Should he stay or should he go: Wilson Chandler

The Denver Nuggets have a lot of decisions to make this summer.  They sport one of the deepest rosters in the league, but many players have uncertain futures due to expiring contracts or the potential to clear up positional logjams via trades.  Over the next few days we will be looking at certain players to determine who must stay, and who must go.  We began the series looking at J.R. Smith.  Today we turn to Wilson Chandler…

Chandler is too young and talented to let go
By:  Kalen

For those who haven’t already, I strongly urge you to read my recent “Dirty Laundry” article detailing the Nuggets off-season priorities, specifically No. 3, which just so happens to be re-signing Wilson Chandler. You see, when it comes to the 6-foot-8 wing-man out of DePaul, it’s in the Nuggets best interest to make sure he is on the team for at least another year. Why? Because under the current restrictions laid forth by the NBA’s Collective Bargaining Agreement, restricted free agents can only be (A) re-signed by their incumbent teams on their own accord, (B) re-signed by their incumbent teams via a matching offer or (C) signed by a whole new team through the free agent market; restricted free agents cannot however star as the main feature in a sign-and-trade deal. Eventually these players can be traded, but under the current CBA teams must retain restricted free agents for exactly one year following the date in which they sign a contract offer. In essence, this prevents one team (in our case its the Nuggets) who has a restricted free agent (Wilson Chandler) from holding another team that desires that player (lets just say the Kings) hostage, while begging for assets in return. In a regular sign-and-trade deal you have two teams and a player who wants one thing from each: the contract offer from his incumbent team (since they have his Bird Rights and can offer a more lucrative deal), and the experience of playing for the other. In this scenario, no one party assumes an overwhelming amount of leverage, where as if sign-and-trades with restricted free-agents were allowed, the team who holds the players rights would also hold a lopsided amount of leverage. I’m going to take a wild guess and suggest that when establishing the “restricted” clause of NBA contracts, the goal was to give player’s incumbent teams an upper hand on keeping their rosters intact, not provide them with the ability to hold their players hostage should they wish to continue their careers in a different destination. Though this is something that could change in the upcoming revision of the CBA this summer, it’s not something Nuggets fans should bank on, as its a condition that seems to work fairly well; therefore, we are faced with two options when it comes to Wilson Chandler: let him walk for nothing, or re-sign him for at least one year… and maybe much longer.

To me, the first part of this decision is obvious: We must re-sign Chandler no matter what. Letting such a young, talented player walk for nothing — especially when we have the right to match anything he’s offered — is simply illogical and goes against every framework there is for building a successful franchise. Even if we have no intention of keeping Chandler on the Nuggets roster long term, and instead elect to go with Gallinari as our primary workhorse at the small forward position, it’s imperative that we re-sign him to ensure that whenever we do decide to go our separate ways, we’ll at least have something to show for losing such a promising prospect. But that type of thinking — that it’s inevitable Chandler leaves the Nuggets to pursue a starting gig on a different squad — is something Nuggets fans shouldn’t get too acquainted with in my estimation. Though many of us see Gallinari as the future small forward of the Nuggets, there’s a chance management might feel differently. What if for example, Masai Ujiri and Josh Kroenke saw just as much potential in Chandler as they did Gallinari? Though unlikely, it shouldn’t sound as far-fetched as it does, because neither has definitively separated himself from the other on the court thus far as a member of the Nuggets. Expanding on this notion, what if they decide it’s really Gallinari who holds the most amount of trade value and figure we’d be better off with a defensive minded small forward to pair with offensive guys like Nene, Ty and J.R.? Why not at least explore this option? Why not bring Chandler back, tell him and Gallinari (and Al just to see the look on his face) that the starting small forward spot is open for grabs and then see what happens? It’s a win-win situation for Nuggets fans as the team will benefit from the increased competitiveness and both guys will simultaneously be driving up their trade value as well.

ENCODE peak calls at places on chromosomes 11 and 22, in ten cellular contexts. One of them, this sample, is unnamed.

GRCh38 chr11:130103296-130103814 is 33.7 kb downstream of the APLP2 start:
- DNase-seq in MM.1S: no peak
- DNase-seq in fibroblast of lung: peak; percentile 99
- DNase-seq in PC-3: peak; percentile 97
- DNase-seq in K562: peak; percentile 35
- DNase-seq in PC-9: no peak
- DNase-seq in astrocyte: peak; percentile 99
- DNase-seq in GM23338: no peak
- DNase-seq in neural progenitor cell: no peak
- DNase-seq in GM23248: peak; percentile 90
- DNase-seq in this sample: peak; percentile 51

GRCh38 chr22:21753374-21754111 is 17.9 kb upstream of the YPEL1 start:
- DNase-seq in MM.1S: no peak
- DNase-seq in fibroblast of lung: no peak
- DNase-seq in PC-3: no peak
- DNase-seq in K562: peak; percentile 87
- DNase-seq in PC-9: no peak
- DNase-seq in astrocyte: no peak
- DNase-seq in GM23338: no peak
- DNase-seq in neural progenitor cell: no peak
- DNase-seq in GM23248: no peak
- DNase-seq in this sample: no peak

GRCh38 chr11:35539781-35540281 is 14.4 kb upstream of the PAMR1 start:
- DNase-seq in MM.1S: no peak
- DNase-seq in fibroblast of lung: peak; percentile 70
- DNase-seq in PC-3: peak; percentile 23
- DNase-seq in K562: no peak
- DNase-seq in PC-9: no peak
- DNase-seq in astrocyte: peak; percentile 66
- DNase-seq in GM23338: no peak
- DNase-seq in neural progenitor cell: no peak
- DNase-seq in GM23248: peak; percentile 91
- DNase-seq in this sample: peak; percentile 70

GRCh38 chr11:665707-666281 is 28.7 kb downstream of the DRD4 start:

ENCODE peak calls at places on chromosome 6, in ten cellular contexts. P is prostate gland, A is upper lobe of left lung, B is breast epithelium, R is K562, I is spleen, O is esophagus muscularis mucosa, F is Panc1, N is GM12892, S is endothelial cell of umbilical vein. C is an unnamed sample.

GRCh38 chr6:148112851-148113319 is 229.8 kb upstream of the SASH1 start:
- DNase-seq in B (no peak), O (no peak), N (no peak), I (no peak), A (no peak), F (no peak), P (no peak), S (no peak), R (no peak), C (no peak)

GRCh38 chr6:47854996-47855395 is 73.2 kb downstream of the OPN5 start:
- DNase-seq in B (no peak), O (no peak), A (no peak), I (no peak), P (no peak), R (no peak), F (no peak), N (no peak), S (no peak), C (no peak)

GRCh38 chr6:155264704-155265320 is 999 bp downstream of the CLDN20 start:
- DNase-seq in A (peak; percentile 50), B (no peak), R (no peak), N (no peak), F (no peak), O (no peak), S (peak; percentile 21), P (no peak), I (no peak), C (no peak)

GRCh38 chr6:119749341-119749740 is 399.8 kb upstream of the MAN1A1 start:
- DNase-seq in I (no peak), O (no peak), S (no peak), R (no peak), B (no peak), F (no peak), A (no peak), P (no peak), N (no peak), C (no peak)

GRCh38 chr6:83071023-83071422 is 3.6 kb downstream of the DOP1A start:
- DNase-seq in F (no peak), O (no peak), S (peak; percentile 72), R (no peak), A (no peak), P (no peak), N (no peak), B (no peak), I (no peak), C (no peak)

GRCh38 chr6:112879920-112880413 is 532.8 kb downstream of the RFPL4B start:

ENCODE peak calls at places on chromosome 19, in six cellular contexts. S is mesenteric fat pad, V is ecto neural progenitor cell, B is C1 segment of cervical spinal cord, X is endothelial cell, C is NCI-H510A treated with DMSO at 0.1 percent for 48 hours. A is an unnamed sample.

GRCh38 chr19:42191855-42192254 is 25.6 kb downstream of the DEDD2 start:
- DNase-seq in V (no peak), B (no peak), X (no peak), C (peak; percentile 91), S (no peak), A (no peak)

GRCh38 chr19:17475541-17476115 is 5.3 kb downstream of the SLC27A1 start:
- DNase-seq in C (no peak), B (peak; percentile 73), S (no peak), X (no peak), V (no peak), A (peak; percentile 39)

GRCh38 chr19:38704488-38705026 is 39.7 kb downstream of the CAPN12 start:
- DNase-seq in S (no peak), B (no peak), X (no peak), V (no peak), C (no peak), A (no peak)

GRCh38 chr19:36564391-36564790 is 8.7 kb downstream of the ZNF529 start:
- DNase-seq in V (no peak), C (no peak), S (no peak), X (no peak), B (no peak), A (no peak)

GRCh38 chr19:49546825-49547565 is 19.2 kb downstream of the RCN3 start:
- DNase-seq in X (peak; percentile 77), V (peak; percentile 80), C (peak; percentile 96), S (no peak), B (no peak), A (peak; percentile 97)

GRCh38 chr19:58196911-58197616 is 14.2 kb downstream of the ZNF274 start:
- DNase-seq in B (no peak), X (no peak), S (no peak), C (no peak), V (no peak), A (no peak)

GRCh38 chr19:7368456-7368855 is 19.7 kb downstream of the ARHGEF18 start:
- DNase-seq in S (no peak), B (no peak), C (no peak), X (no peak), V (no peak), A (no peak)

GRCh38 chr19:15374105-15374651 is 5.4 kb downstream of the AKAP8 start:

The real question buried beneath all the glamorous trade talk is this: Why even trade Chandler in the first place? I mean, when you have a guy as gifted and youthful as he is, who cares if you also have another one who’s better than him (though I still am not sold on Gallinari being that guy) playing his same position? In the NBA, depth is huge. If you can’t score off the bench, they you probably can’t contend come playoff time unless you’re called the Miami Heat, and even it brings some high profile guys off the pine. Really, by trading Chandler for draft picks, you’re taking a huge risk. In this potential scenario you’re gambling on an unproven prospect over an established commodity. Why even take that chance, especially when we already know Chandler is likely an 18 points per game scorer as a starter anyways? By trading him, can we really expect to land a draft pick high enough to even give us the chance of getting a better player than Chandler already is? Correct me if I’m wrong, but I think it’s hard to imagine any lottery team giving up an unprotected first rounder for Chandler anytime soon. If this is the case, why not just keep him long term? In the event that Chandler does however become disenchanted with the backup role he’d likely assume, then we should absolutely explore all trade options and hope for the best results; but in the meantime, re-signing Chandler offers no disadvantages that I can see.